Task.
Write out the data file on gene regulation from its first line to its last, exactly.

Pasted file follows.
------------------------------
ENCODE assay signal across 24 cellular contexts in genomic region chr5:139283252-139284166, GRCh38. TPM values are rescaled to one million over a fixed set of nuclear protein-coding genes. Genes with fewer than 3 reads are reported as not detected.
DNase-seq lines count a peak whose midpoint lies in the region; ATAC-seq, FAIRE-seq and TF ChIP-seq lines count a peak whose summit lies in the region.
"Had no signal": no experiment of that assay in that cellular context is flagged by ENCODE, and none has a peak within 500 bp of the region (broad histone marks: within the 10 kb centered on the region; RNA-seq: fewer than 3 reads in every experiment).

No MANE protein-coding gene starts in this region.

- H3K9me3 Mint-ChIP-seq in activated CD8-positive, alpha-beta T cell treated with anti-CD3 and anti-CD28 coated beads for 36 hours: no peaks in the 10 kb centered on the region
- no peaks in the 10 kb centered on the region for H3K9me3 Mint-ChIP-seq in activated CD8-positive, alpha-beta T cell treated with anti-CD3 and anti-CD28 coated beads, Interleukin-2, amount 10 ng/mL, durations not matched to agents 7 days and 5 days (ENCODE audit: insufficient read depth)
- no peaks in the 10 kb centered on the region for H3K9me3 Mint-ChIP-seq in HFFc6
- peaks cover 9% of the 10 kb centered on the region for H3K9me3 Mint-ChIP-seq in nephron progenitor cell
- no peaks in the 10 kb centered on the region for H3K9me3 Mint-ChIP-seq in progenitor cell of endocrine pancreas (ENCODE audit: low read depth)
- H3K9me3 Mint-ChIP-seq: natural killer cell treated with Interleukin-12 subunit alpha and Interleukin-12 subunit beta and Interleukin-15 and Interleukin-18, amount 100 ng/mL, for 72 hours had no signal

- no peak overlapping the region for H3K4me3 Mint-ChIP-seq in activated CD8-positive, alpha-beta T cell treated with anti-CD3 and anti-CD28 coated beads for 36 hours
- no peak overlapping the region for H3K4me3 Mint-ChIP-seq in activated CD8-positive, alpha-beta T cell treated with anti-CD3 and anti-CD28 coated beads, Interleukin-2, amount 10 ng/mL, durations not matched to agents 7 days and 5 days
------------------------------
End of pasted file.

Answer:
ENCODE assay signal across 24 cellular contexts in genomic region chr5:139283252-139284166, GRCh38. TPM values are rescaled to one million over a fixed set of nuclear protein-coding genes. Genes with fewer than 3 reads are reported as not detected.
DNase-seq lines count a peak whose midpoint lies in the region; ATAC-seq, FAIRE-seq and TF ChIP-seq lines count a peak whose summit lies in the region.
"Had no signal": no experiment of that assay in that cellular context is flagged by ENCODE, and none has a peak within 500 bp of the region (broad histone marks: within the 10 kb centered on the region; RNA-seq: fewer than 3 reads in every experiment).

No MANE protein-coding gene starts in this region.

- H3K9me3 Mint-ChIP-seq in activated CD8-positive, alpha-beta T cell treated with anti-CD3 and anti-CD28 coated beads for 36 hours: no peaks in the 10 kb centered on the region
- no peaks in the 10 kb centered on the region for H3K9me3 Mint-ChIP-seq in activated CD8-positive, alpha-beta T cell treated with anti-CD3 and anti-CD28 coated beads, Interleukin-2, amount 10 ng/mL, durations not matched to agents 7 days and 5 days (ENCODE audit: insufficient read depth)
- no peaks in the 10 kb centered on the region for H3K9me3 Mint-ChIP-seq in HFFc6
- peaks cover 9% of the 10 kb centered on the region for H3K9me3 Mint-ChIP-seq in nephron progenitor cell
- no peaks in the 10 kb centered on the region for H3K9me3 Mint-ChIP-seq in progenitor cell of endocrine pancreas (ENCODE audit: low read depth)
- H3K9me3 Mint-ChIP-seq: natural killer cell treated with Interleukin-12 subunit alpha and Interleukin-12 subunit beta and Interleukin-15 and Interleukin-18, amount 100 ng/mL, for 72 hours had no signal

- no peak overlapping the region for H3K4me3 Mint-ChIP-seq in activated CD8-positive, alpha-beta T cell treated with anti-CD3 and anti-CD28 coated beads for 36 hours
- no peak overlapping the region for H3K4me3 Mint-ChIP-seq in activated CD8-positive, alpha-beta T cell treated with anti-CD3 and anti-CD28 coated beads, Interleukin-2, amount 10 ng/mL, durations not matched to agents 7 days and 5 days